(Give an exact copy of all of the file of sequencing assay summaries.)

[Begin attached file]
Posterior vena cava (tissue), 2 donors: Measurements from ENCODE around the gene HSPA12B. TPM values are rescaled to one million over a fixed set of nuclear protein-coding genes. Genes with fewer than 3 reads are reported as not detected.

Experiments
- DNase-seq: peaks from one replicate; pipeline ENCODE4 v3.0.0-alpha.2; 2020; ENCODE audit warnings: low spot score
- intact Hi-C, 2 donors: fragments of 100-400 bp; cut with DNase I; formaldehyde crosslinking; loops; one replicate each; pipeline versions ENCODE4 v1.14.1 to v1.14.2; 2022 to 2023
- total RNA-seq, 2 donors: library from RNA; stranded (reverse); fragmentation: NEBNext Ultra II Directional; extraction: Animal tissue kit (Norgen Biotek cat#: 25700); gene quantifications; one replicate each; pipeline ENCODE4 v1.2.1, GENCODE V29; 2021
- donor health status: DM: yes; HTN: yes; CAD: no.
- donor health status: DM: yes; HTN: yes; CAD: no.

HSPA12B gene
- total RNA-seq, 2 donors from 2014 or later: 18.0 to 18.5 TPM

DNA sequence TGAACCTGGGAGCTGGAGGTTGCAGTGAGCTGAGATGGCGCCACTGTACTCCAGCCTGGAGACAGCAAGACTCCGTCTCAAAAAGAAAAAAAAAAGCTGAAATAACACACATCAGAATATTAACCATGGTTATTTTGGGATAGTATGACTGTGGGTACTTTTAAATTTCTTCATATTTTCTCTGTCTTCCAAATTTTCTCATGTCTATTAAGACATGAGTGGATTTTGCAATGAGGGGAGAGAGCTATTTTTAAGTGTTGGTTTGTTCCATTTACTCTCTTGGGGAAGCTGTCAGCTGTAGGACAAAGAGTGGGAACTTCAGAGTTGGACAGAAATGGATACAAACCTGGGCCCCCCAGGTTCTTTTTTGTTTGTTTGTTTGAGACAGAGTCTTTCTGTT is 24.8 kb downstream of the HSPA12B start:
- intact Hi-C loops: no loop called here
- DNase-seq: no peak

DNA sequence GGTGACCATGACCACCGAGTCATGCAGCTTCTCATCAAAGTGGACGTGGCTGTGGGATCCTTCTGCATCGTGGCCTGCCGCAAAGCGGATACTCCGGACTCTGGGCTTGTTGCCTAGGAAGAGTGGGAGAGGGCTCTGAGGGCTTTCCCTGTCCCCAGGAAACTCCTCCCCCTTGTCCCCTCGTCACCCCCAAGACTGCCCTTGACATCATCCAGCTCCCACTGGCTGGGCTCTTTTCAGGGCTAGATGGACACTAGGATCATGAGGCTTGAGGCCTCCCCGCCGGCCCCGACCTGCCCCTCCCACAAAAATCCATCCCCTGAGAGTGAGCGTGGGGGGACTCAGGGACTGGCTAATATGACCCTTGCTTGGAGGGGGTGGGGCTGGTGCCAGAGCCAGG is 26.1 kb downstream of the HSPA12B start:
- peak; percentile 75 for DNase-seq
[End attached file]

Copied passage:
Posterior vena cava (tissue), 2 donors: Measurements from ENCODE around the gene HSPA12B. TPM values are rescaled to one million over a fixed set of nuclear protein-coding genes. Genes with fewer than 3 reads are reported as not detected.

Experiments
- DNase-seq: peaks from one replicate; pipeline ENCODE4 v3.0.0-alpha.2; 2020; ENCODE audit warnings: low spot score
- intact Hi-C, 2 donors: fragments of 100-400 bp; cut with DNase I; formaldehyde crosslinking; loops; one replicate each; pipeline versions ENCODE4 v1.14.1 to v1.14.2; 2022 to 2023
- total RNA-seq, 2 donors: library from RNA; stranded (reverse); fragmentation: NEBNext Ultra II Directional; extraction: Animal tissue kit (Norgen Biotek cat#: 25700); gene quantifications; one replicate each; pipeline ENCODE4 v1.2.1, GENCODE V29; 2021
- donor health status: DM: yes; HTN: yes; CAD: no.
- donor health status: DM: yes; HTN: yes; CAD: no.

HSPA12B gene
- total RNA-seq, 2 donors from 2014 or later: 18.0 to 18.5 TPM

DNA sequence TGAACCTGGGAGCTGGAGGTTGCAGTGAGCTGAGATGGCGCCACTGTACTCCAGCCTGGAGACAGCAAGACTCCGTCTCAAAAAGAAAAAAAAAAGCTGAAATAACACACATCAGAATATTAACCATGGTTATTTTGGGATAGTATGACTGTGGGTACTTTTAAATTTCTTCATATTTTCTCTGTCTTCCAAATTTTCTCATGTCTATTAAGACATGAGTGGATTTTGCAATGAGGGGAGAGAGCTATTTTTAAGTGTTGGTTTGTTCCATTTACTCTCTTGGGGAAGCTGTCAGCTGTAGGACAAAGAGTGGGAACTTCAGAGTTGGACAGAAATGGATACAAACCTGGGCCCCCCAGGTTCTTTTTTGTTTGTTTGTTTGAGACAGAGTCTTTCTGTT is 24.8 kb downstream of the HSPA12B start:
- intact Hi-C loops: no loop called here
- DNase-seq: no peak

DNA sequence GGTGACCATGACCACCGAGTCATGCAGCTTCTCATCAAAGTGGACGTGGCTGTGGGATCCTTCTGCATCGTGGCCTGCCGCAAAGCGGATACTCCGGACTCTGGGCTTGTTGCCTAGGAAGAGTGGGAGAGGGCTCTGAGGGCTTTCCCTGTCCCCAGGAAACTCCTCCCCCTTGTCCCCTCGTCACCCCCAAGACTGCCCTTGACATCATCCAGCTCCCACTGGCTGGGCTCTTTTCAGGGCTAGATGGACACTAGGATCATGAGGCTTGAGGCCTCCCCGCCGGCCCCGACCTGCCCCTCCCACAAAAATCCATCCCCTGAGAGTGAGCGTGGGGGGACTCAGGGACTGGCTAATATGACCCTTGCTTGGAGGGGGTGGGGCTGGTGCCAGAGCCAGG is 26.1 kb downstream of the HSPA12B start:
- peak; percentile 75 for DNase-seq